Human Rights Watch on Feb. 26 accused Egyptian authorities of escalating arbitrary arrests against political opponents. According to HRW, the arrests, which took place in late January and February, are part of a government strategy to quell political protests ahead of the next presidential election to be held in late March. A statement earlier this month by regional human rights organizations charges that "the Egyptian government has trampled over even the minimum requirements for free and fair elections." The statement accuses President Abdel-Fattah el-Sisi of creating a repressive environment, and demands that the US and European Union, which provide substantial aid to the Egyptian government, speak out.
Among those arrested in February is Abd al-Moniem Abu al-Fotouh, a 2012 presidential candidate and leader of the Strong Egypt Party. HRW reports that he and 15 other members of his party were subsequently placed on the terrorist watch list, without due process, as allowed by the 2015 Terrorist Entities Law. The Ministry of Interior validated their arrest of al-Fotouh, citing information from the National Security Agency that al-Fotouh had contact with the Muslim Brotherhood and was conducting talks with the intent to cause political unrest. Additionally, the Interior Ministry reported the arrest of six members of the Brotherhood, along with seizure of firearms, on a farm owned by al-Fotouh. However, his family says the farm was raided without any warrant being shown, and that no weapons were confiscated.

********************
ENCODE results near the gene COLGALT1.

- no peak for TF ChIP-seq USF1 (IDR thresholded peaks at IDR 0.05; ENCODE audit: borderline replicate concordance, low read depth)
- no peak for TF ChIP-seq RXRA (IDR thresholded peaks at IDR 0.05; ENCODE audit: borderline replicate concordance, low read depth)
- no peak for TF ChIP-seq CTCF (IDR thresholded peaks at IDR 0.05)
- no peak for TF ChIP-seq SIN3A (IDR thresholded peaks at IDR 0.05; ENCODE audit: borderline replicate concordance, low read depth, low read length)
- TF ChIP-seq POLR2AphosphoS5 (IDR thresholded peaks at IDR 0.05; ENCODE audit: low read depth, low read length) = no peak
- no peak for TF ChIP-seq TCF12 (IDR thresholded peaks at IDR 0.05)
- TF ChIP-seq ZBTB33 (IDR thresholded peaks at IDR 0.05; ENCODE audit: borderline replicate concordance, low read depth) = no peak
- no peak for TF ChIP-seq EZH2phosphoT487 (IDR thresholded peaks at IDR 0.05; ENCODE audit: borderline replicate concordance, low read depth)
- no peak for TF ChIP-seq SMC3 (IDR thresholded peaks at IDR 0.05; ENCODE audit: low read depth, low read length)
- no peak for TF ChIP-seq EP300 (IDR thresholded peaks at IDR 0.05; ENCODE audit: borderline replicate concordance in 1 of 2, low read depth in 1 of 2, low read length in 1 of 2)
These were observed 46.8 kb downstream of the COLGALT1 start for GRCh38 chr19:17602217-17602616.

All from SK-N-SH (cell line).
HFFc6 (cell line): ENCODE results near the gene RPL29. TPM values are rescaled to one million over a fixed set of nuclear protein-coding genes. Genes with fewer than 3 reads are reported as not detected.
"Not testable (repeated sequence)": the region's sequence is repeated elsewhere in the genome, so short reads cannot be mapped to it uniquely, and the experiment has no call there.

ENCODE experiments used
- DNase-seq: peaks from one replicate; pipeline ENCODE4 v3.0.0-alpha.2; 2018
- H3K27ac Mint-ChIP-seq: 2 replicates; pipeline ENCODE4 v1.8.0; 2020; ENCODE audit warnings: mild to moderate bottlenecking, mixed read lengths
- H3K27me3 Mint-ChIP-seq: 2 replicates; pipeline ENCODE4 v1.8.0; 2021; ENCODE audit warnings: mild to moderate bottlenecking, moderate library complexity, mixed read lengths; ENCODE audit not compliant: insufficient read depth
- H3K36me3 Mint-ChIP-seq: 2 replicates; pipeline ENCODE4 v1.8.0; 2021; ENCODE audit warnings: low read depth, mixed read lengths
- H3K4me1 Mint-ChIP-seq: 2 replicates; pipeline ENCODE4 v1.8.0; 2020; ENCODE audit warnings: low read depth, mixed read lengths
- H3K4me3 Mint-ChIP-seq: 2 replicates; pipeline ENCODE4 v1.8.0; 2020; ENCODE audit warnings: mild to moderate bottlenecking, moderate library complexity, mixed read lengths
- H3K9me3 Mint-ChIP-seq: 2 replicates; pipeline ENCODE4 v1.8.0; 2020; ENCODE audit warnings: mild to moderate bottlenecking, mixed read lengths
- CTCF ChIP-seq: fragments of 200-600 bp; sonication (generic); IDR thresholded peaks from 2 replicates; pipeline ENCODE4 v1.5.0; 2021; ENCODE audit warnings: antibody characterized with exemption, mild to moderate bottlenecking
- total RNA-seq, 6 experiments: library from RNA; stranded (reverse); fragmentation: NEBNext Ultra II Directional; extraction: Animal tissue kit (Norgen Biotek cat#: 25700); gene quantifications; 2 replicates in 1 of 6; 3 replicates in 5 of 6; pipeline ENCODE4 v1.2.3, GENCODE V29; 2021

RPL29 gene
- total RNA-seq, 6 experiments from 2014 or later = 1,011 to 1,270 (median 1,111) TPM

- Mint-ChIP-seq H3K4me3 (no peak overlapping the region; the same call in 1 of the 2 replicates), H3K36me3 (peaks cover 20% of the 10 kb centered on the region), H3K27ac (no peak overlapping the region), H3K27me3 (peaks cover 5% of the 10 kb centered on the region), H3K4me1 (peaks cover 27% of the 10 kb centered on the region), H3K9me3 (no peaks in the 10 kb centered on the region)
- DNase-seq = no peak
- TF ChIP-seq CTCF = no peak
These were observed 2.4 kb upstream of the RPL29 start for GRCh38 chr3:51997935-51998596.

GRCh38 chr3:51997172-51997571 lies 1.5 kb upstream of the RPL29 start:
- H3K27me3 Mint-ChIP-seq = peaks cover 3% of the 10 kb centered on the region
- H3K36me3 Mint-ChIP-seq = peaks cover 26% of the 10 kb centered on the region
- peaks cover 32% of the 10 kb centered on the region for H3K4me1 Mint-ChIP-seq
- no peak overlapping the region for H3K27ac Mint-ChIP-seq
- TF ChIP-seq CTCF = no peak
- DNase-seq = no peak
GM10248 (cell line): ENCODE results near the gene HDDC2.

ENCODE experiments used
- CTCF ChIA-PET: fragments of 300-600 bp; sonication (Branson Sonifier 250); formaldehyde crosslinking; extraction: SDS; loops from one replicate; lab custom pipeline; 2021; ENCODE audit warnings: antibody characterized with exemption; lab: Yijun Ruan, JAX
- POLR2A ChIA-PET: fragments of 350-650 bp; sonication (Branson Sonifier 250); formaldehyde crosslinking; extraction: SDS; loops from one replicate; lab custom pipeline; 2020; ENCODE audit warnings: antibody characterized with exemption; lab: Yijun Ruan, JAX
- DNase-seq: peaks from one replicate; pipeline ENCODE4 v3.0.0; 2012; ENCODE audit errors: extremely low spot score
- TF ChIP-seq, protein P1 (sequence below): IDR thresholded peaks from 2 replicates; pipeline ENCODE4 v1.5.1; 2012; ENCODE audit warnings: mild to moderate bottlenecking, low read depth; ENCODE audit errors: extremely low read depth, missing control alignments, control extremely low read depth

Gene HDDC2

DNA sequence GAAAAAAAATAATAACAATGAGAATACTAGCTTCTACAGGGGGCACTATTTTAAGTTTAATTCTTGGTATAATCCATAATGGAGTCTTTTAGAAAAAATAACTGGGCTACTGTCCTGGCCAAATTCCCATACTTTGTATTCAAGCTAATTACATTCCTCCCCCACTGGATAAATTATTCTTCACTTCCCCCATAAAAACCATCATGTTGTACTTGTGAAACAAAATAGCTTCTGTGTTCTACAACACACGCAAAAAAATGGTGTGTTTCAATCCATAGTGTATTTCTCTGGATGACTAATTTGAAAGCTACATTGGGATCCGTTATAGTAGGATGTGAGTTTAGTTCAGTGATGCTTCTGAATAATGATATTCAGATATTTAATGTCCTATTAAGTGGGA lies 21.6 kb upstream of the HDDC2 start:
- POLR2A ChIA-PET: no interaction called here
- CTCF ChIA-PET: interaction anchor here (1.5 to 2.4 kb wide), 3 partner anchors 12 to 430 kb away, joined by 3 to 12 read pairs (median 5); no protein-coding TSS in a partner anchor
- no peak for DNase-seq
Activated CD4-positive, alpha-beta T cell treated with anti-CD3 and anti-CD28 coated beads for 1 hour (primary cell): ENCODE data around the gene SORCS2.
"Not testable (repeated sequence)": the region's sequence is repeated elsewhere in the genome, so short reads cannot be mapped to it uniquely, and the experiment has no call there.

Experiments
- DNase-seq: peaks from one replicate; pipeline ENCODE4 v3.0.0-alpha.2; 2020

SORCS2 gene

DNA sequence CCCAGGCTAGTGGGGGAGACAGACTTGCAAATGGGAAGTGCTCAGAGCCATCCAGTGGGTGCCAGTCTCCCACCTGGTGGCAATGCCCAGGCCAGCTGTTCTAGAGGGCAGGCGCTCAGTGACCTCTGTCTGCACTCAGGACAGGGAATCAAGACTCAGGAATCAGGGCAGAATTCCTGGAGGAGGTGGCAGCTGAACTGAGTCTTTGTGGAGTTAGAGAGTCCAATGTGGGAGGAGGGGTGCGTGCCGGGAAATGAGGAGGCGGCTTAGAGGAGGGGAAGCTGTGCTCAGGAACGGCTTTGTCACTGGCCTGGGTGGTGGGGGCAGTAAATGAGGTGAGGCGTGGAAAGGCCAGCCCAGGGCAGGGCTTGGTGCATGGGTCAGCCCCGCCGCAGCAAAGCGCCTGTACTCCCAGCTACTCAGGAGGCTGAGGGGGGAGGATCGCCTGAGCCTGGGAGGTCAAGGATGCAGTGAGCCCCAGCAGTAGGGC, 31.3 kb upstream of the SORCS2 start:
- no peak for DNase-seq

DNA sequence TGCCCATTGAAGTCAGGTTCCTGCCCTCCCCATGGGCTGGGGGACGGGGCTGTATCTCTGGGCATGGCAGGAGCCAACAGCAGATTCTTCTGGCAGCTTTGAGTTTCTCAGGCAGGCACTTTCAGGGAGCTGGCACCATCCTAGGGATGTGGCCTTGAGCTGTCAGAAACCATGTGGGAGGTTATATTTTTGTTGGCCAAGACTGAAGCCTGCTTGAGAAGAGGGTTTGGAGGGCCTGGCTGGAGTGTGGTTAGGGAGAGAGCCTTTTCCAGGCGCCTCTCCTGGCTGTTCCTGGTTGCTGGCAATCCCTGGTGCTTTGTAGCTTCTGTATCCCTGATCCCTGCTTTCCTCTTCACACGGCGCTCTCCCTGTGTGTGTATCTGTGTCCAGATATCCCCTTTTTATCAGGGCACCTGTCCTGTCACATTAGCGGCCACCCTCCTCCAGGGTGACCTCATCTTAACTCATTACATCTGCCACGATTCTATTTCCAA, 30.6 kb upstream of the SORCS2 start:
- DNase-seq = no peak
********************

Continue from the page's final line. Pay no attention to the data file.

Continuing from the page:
Also arrested in the sweep were Mohamed al-Qassas, deputy president of the Strong Egypt Party; Mohamed Abd al-Latif Talaat, secretary-general of the centrist al-Wasat Party; Hesham Geneina, former head of the Central Auditing Agency; and Egypt's former armed forces chief of Staff Sami Anan, who announced his candidacy for president. All are being detained in "abusive and degrading" conditions, according to HRW.
HRW is urging authorities to release all those who have been subject to arbitrary arrest, a practice which violates Article 65 and Article 87 of Egypt's Constitution.
From Jurist, Feb. 26. Used with permission.
Note: Egypt has also seen mounting prosecutios under the notorious "anti-protest law."